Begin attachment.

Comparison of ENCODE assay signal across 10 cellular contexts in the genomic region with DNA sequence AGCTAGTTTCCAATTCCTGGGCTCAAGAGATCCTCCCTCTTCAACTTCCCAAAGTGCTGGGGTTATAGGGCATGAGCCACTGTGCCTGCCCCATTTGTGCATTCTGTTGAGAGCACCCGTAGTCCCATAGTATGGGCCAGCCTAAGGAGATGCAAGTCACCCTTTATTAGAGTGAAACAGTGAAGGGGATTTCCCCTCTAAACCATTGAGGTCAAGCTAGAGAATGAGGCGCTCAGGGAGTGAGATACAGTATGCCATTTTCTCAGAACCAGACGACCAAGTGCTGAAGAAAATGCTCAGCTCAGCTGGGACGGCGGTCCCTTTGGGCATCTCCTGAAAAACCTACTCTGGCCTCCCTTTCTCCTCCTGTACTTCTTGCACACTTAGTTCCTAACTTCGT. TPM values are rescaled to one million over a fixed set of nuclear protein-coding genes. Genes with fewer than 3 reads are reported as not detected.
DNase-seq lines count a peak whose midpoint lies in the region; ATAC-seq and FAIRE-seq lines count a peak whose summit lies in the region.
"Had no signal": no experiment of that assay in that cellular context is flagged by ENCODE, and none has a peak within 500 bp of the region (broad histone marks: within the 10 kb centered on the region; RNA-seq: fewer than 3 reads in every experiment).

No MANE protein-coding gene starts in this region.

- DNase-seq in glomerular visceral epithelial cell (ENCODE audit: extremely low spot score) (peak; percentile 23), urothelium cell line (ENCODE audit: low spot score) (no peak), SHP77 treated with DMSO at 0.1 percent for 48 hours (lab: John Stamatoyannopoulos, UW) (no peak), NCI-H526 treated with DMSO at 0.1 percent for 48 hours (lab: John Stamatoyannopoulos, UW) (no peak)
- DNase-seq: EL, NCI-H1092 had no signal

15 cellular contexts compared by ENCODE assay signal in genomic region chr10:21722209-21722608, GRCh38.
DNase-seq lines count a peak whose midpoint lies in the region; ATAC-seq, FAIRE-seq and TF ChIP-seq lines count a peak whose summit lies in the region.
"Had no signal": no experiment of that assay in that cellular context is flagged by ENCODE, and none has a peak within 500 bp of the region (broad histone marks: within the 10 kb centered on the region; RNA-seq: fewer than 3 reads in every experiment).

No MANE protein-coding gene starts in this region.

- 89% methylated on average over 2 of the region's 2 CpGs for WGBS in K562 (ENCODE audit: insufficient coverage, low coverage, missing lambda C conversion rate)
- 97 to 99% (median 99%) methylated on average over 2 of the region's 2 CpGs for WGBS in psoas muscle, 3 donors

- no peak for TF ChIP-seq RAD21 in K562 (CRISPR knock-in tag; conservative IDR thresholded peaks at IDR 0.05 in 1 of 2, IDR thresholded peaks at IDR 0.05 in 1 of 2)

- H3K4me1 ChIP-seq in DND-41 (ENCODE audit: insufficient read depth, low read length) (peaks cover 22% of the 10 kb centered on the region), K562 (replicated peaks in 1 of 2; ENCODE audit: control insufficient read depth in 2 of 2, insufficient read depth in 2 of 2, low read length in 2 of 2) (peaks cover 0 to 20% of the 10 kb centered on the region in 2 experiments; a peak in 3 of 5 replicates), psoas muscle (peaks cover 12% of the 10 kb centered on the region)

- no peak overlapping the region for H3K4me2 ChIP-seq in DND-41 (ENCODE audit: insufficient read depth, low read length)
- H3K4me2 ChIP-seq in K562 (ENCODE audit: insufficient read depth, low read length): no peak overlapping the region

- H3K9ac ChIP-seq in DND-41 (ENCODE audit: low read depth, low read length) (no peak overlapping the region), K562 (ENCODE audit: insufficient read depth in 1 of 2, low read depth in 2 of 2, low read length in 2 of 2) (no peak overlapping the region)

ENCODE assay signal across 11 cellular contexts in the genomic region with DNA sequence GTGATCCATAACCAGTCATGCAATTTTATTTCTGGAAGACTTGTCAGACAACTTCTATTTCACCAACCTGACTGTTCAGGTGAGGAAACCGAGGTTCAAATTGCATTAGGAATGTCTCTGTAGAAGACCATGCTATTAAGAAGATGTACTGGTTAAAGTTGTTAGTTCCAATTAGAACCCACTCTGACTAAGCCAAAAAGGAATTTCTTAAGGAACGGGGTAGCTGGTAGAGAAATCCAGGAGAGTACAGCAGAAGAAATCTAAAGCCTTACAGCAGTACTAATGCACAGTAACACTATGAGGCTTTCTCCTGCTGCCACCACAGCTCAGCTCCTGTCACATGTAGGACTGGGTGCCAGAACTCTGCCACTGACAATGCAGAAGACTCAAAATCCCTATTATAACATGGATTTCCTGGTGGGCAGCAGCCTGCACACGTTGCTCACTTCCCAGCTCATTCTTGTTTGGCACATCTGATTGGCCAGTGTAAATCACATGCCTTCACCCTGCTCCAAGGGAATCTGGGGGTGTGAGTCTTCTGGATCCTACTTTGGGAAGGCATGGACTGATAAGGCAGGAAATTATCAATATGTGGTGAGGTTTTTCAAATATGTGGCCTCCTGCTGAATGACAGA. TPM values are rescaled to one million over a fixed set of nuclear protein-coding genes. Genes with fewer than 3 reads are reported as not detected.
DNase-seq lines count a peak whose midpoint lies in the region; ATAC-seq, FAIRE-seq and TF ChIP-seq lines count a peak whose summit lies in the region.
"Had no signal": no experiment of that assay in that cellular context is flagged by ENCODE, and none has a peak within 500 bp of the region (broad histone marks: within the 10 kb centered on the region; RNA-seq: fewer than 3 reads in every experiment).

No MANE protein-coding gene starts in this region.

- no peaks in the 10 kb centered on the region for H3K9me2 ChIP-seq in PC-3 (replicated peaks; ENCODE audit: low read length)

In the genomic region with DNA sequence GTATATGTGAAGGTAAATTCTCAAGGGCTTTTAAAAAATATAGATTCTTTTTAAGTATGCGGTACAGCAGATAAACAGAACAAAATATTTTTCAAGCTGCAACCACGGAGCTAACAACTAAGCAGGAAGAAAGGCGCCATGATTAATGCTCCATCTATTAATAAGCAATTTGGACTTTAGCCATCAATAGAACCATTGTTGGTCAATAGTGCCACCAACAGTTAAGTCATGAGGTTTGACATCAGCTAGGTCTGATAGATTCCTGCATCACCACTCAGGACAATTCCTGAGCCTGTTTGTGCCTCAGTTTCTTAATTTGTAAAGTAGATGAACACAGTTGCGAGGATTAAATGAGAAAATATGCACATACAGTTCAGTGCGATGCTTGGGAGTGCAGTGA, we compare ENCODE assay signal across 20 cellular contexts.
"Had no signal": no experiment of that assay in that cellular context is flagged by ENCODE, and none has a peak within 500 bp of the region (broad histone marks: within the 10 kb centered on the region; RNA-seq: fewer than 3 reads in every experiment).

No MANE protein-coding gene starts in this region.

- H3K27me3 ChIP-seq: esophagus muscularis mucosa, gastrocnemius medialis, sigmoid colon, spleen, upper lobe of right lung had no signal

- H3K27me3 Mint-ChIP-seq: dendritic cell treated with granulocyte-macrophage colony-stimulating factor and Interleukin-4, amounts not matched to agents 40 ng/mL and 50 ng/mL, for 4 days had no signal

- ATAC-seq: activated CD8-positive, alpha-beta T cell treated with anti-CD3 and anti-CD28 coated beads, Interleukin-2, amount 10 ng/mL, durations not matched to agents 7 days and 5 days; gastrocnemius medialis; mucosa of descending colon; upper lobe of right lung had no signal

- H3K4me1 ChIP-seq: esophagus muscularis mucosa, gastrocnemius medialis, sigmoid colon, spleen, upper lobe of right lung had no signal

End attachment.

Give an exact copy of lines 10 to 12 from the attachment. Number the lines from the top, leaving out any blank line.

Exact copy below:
No MANE protein-coding gene starts in this region.

- 89% methylated on average over 2 of the region's 2 CpGs for WGBS in K562 (ENCODE audit: insufficient coverage, low coverage, missing lambda C conversion rate)
- 97 to 99% (median 99%) methylated on average over 2 of the region's 2 CpGs for WGBS in psoas muscle, 3 donors